The 2016 PA General Assembly session is all but finished. Lawmakers will return to Harrisburg after the November 8th election, but it is yet to be known if they will take up major legislation during the remaining session which ends November 30.
Focusing on the positive, let’s take a look at some of key accomplishments thus far and those major items that will likely see action at a later time.
What Got Done
- More liquor reform. The Governor and the Legislature accomplished some historic reforms this session by further updating Pennsylvania’s antiquated liquor sales laws. Earlier this year, the Governor joined with reform advocates to support the sale of wine in retail locations. At the end of the fall session, the General Assembly sent a bill to the Governor which would give beer distributors the right to sell growlers and six-packs (including mix and match packs). While most other states have had consumer-friendly liquor sales laws on the books for a very long time, this latest action will help Pennsylvania catch up.
- Opioid abuse prevention. A bipartisan array of lawmakers united to fight the growing and alarming epidemic of opioid addiction in the Commonwealth. The legislation requires more vigilance of prescription opioids by medical providers, increased prevention education and more locations for drop-offs of prescription drugs.
- Transportation Network Companies. Transportation companies such as Uber and Lyft will now be allowed to operate everywhere in Philadelphia. A temporary agreement that legalized the popular ridesharing services expired on Sept. 30, necessitating the need for further legislative action. As part of the deal, two-thirds of the taxes derived from ride-sharing revenues will be allocated to the School District of Philadelphia.
- Homeowners’ association fee relief. The General Assembly took action to prevent Recorders of Deeds across Pennsylvania from charging per-parcel fees whenever community associations amend their governing documents. One of the purposes of a community association is to make uniform regulations to all its properties, and the Legislature recognized the harm these onerous fees have on homeowners who ultimately bear the brunt of the unnecessary costs.
- Medical marijuana. Although the state’s medical marijuana law was signed by the Governor this past spring, significant progress was accomplished over the summer and fall (and continues) to put into place a government oversight framework. By early 2017, state Department of Health officials hope to have temporary regulations fully promulgated for growers/processors, dispensaries, research facilities, doctors and patients. Note: temporary regulations for growers/processors were finalized and posted to the PA Bulletin in late October.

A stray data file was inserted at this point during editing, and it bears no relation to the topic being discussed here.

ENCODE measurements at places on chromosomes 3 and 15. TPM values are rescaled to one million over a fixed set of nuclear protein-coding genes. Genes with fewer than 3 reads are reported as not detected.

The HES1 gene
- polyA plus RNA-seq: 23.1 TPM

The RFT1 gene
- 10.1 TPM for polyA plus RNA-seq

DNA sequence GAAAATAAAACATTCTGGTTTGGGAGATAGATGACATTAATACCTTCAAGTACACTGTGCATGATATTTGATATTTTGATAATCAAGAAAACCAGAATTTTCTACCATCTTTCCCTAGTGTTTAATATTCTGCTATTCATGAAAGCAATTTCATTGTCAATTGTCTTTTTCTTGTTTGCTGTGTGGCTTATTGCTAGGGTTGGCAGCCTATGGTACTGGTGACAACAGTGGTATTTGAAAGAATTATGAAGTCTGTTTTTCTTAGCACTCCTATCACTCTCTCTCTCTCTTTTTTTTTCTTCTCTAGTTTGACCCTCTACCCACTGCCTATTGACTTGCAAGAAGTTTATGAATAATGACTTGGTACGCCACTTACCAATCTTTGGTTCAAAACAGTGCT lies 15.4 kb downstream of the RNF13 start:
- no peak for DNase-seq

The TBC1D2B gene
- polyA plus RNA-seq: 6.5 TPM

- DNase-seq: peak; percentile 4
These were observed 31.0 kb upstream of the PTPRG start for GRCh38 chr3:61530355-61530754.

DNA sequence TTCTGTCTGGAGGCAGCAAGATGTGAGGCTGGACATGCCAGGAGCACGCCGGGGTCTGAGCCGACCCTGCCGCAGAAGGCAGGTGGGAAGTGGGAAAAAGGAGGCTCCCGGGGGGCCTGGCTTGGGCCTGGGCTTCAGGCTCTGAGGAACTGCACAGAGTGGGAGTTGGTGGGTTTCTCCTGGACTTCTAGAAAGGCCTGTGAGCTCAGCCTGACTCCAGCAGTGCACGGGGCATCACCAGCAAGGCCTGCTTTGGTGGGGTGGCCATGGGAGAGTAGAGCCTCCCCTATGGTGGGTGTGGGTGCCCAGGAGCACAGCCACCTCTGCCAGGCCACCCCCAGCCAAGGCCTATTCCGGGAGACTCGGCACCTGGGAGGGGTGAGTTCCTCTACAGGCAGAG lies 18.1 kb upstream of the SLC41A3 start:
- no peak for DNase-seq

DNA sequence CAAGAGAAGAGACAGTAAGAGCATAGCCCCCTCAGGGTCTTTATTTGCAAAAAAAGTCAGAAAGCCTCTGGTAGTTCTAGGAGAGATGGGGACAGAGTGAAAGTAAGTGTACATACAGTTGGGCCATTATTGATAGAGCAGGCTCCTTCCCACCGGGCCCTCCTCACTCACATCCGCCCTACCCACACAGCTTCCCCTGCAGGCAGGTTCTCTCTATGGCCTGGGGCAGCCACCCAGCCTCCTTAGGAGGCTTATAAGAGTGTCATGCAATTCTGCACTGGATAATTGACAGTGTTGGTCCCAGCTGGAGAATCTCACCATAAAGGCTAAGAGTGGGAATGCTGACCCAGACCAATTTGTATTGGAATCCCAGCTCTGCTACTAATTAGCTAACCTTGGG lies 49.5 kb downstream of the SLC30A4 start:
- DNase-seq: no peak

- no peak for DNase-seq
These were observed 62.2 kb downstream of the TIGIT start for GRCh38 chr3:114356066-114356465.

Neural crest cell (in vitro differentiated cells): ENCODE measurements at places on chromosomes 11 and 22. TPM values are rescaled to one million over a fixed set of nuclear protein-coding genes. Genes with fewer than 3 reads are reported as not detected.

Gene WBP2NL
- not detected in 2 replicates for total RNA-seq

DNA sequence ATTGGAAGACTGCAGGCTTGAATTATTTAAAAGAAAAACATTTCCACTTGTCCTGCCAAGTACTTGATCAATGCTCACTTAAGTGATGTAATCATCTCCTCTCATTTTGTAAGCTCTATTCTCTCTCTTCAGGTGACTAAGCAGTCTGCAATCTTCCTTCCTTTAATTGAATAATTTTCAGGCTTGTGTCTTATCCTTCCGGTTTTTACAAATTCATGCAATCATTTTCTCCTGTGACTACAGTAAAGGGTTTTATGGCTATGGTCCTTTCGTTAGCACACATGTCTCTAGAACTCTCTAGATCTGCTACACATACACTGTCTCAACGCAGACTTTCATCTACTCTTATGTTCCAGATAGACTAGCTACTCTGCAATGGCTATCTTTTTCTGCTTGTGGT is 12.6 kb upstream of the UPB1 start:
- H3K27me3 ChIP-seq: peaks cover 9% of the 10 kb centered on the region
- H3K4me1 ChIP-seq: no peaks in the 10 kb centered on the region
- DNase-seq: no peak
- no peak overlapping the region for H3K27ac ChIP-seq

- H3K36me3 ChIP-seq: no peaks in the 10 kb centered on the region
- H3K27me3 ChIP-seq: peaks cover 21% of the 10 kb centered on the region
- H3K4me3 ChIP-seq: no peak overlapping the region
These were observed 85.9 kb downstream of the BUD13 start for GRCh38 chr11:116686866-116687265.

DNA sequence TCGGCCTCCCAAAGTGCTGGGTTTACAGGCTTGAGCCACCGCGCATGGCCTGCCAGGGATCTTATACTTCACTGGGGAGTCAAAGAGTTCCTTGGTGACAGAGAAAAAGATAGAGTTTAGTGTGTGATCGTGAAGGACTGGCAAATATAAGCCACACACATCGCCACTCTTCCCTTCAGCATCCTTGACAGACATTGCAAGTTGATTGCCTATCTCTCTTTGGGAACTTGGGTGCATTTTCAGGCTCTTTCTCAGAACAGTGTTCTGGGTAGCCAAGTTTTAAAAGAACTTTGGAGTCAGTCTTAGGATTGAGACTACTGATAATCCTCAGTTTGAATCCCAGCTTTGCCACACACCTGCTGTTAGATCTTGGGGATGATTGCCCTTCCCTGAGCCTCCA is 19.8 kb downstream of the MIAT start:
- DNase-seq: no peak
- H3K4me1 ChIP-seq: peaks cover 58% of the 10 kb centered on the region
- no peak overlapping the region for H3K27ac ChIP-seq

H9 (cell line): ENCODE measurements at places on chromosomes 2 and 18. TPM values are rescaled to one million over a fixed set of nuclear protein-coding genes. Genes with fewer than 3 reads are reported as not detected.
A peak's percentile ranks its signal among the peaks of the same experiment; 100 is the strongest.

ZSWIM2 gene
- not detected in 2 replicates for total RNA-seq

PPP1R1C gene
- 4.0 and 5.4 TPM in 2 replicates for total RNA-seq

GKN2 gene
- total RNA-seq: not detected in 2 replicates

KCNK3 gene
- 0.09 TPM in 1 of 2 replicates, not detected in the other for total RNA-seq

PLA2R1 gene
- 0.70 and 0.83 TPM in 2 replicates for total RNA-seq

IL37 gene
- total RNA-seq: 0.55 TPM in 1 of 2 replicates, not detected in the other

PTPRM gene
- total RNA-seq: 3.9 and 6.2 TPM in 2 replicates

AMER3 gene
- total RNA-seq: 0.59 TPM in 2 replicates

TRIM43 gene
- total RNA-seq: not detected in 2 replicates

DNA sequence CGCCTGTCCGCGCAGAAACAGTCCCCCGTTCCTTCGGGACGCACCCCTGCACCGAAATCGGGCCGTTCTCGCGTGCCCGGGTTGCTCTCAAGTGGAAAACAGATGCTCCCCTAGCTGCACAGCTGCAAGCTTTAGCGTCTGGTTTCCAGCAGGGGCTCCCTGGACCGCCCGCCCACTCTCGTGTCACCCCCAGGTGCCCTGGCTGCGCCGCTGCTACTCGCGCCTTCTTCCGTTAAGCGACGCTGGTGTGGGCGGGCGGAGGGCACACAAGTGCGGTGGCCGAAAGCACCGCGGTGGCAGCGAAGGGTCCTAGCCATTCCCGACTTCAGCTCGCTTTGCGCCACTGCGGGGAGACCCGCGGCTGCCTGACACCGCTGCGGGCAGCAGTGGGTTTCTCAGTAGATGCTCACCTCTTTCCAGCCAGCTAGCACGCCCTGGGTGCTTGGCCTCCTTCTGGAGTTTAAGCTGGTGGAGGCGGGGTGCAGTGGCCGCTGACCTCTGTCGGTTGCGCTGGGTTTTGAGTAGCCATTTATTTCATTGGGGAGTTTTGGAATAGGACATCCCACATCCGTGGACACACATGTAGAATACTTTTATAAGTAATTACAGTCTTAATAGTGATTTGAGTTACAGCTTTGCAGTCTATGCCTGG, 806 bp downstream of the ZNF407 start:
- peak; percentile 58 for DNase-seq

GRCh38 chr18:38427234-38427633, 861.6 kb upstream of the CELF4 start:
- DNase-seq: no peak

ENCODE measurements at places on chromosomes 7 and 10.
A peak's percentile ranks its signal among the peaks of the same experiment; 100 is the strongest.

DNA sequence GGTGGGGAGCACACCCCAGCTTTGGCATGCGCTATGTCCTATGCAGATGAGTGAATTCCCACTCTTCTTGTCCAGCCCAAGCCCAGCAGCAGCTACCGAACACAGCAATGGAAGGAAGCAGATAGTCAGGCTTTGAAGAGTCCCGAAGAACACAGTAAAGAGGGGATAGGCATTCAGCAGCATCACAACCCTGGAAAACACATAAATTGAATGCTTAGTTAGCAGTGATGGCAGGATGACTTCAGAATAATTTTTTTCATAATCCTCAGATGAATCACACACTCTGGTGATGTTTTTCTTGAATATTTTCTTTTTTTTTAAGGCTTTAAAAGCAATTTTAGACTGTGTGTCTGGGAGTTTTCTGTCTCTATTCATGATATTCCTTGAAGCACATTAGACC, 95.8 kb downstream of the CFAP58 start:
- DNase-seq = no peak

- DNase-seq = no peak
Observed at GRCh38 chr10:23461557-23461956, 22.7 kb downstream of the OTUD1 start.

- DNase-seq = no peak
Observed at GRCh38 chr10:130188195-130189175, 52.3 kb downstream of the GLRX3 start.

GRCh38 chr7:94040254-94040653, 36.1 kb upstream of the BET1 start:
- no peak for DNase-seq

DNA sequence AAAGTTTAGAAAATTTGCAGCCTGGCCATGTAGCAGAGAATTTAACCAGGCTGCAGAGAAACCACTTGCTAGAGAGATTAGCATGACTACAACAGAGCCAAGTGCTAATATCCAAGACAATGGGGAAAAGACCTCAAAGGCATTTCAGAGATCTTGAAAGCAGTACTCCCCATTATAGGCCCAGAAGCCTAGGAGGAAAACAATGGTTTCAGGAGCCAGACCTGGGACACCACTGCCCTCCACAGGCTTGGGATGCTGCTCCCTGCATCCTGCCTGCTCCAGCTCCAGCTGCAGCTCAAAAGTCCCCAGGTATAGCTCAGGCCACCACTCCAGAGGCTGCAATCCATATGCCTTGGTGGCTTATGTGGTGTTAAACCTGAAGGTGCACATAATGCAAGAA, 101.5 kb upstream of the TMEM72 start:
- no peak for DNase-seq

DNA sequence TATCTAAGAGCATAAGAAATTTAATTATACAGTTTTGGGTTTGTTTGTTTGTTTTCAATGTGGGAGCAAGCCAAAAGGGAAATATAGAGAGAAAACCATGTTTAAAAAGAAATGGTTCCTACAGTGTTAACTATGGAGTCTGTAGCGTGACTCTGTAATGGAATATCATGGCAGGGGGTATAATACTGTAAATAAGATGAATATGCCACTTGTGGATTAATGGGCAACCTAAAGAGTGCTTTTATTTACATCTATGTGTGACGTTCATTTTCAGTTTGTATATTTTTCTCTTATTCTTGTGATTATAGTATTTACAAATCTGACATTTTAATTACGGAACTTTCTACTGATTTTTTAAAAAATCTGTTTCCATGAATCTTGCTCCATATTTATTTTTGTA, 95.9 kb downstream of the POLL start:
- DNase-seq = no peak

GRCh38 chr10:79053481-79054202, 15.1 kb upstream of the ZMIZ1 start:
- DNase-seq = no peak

Yet To Come
- Pension Reform. It seems inevitable that this will remain the giant elephant in the room as we head into the New Year and the new 2017-18 legislative session. A bill proposing a “stacked-hybrid” plan failed to gather enough support over the summer and fall sessions, but was not entirely shelved. The proposal, which would have kept all current retirees and employees on the state’s defined-benefit plan while moving new hires to a combination of a defined benefit and a defined contribution (or 401(k)-style plan), was referred back to conference committee where theoretically it could be revived later this month, but only if the political stars align in a way they have not for over a decade.
- Gaming legislation. A legislative fix tied to casino revenue for local government remains on the to-do list for the House and Senate. Legislation to address the 2004 gaming law that sends “local share” revenue back to casino-host municipalities became necessary after a state Supreme Court ruling earlier this year struck down the statute on grounds that it essentially imposed different rates on casinos depending on their size, thus violating the “uniformity” clause of the Pennsylvania Constitution. Failure to address this challenge could create a collective shortfall within affected 2017 local government budgets of upwards of $142 million. The state’s highest court gave legislators 120 days to come up with a solution, although the General Assembly could request an extension, if needed, allowing it to continue working on a solution well into the new year. Still, with pressure mounting as affected local governments begin their 2017 budgets planning, should a bipartisan breakthrough emerge in the coming weeks, there is a remote possibility action could be taken in November. If not, this will remain a high priority agenda item when the House and Senate return to a new session in January.
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